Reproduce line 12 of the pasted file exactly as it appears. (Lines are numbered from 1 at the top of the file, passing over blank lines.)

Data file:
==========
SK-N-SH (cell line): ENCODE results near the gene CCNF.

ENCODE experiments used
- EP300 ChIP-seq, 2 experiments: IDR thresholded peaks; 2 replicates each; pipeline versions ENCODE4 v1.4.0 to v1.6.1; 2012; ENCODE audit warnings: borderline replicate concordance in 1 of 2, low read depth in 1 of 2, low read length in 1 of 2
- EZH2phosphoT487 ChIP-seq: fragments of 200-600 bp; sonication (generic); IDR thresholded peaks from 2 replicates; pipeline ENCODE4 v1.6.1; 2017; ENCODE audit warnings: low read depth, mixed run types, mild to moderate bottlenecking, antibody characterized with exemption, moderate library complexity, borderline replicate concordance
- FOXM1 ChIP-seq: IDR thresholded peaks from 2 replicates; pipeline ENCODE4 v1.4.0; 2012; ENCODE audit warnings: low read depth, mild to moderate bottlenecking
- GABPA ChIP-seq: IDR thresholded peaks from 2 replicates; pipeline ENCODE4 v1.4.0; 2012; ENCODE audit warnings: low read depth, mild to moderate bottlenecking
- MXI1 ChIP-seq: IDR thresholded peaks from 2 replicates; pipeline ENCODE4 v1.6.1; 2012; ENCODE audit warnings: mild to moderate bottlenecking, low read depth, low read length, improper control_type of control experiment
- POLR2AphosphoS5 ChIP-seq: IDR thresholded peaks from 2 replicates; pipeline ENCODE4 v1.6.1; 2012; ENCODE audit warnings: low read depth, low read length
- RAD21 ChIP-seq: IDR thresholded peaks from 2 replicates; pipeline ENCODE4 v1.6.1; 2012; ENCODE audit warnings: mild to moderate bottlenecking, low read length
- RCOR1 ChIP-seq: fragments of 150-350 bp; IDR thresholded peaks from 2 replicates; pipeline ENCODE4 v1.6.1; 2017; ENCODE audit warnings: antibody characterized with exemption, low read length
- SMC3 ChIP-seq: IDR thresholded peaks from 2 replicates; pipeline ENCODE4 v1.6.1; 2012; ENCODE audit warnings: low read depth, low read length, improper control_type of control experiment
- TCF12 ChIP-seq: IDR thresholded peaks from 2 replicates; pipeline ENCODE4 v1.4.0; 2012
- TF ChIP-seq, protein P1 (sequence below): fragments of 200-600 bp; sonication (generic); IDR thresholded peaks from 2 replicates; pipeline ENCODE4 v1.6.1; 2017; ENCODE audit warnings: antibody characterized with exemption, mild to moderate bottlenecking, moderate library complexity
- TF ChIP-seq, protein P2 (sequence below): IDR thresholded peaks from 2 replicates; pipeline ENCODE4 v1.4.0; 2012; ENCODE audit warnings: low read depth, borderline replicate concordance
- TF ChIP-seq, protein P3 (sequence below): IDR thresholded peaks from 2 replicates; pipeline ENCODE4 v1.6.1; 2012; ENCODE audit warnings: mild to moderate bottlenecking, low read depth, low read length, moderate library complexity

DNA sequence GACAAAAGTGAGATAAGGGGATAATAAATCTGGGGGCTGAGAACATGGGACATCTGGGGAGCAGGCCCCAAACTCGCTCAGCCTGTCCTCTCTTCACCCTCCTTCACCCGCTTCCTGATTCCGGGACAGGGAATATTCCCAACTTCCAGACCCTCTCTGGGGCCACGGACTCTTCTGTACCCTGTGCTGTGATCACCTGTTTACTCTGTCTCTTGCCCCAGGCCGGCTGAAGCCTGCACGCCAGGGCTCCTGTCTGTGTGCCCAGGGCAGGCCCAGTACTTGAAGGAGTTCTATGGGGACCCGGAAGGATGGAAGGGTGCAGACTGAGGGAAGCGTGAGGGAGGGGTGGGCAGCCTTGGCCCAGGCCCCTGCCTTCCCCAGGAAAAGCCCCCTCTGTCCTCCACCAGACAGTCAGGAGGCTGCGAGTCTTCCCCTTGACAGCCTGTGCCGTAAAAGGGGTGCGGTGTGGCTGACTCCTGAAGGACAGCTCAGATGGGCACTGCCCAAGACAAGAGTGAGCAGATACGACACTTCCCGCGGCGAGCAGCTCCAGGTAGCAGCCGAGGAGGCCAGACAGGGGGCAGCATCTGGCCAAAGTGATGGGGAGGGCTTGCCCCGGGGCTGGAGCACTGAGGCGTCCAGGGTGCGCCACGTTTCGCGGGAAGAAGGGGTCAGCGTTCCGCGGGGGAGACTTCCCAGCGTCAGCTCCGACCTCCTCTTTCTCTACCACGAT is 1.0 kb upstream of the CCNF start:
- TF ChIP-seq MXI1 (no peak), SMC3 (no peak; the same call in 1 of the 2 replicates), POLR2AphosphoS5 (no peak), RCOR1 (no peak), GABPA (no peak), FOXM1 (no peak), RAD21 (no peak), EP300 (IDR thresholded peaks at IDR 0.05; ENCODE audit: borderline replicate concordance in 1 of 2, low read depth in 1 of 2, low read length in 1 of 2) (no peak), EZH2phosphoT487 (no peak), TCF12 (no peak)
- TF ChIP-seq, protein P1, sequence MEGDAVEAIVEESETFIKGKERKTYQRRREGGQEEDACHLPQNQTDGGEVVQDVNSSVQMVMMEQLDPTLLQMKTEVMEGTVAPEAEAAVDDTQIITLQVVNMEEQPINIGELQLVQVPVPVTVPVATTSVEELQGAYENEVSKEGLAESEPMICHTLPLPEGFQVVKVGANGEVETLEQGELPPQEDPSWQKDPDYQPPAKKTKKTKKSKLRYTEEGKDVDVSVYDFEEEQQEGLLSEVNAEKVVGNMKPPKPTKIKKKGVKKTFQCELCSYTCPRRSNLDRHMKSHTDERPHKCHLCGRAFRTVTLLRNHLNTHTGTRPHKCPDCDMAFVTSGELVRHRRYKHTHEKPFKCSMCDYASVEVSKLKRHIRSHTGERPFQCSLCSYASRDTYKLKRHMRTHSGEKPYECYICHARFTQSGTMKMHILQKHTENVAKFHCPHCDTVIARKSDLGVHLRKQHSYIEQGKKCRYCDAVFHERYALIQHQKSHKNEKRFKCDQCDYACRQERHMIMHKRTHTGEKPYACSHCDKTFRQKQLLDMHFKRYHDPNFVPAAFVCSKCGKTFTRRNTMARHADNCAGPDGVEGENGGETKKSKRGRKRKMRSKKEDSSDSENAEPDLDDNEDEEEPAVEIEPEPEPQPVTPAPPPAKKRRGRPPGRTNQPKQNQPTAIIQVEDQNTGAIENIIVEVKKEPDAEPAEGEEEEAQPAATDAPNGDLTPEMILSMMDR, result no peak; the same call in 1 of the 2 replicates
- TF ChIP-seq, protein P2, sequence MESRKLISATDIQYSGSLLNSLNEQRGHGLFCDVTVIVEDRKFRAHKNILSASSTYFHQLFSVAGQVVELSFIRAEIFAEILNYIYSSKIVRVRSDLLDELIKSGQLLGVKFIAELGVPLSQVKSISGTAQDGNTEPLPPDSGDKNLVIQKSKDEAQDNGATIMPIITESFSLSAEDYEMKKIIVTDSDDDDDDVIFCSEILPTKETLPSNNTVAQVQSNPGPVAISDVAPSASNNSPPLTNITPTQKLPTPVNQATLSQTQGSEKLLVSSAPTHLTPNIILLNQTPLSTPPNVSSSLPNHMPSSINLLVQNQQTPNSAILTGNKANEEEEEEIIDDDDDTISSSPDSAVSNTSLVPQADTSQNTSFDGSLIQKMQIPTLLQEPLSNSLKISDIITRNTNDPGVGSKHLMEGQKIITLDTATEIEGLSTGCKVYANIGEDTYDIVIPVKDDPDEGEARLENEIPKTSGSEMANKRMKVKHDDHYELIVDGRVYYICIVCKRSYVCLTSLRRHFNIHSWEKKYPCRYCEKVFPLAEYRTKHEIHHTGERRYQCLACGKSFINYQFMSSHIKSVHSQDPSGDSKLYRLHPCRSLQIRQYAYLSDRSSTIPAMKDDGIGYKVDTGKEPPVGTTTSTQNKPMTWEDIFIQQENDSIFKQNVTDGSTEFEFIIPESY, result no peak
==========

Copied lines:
- TCF12 ChIP-seq: IDR thresholded peaks from 2 replicates; pipeline ENCODE4 v1.4.0; 2012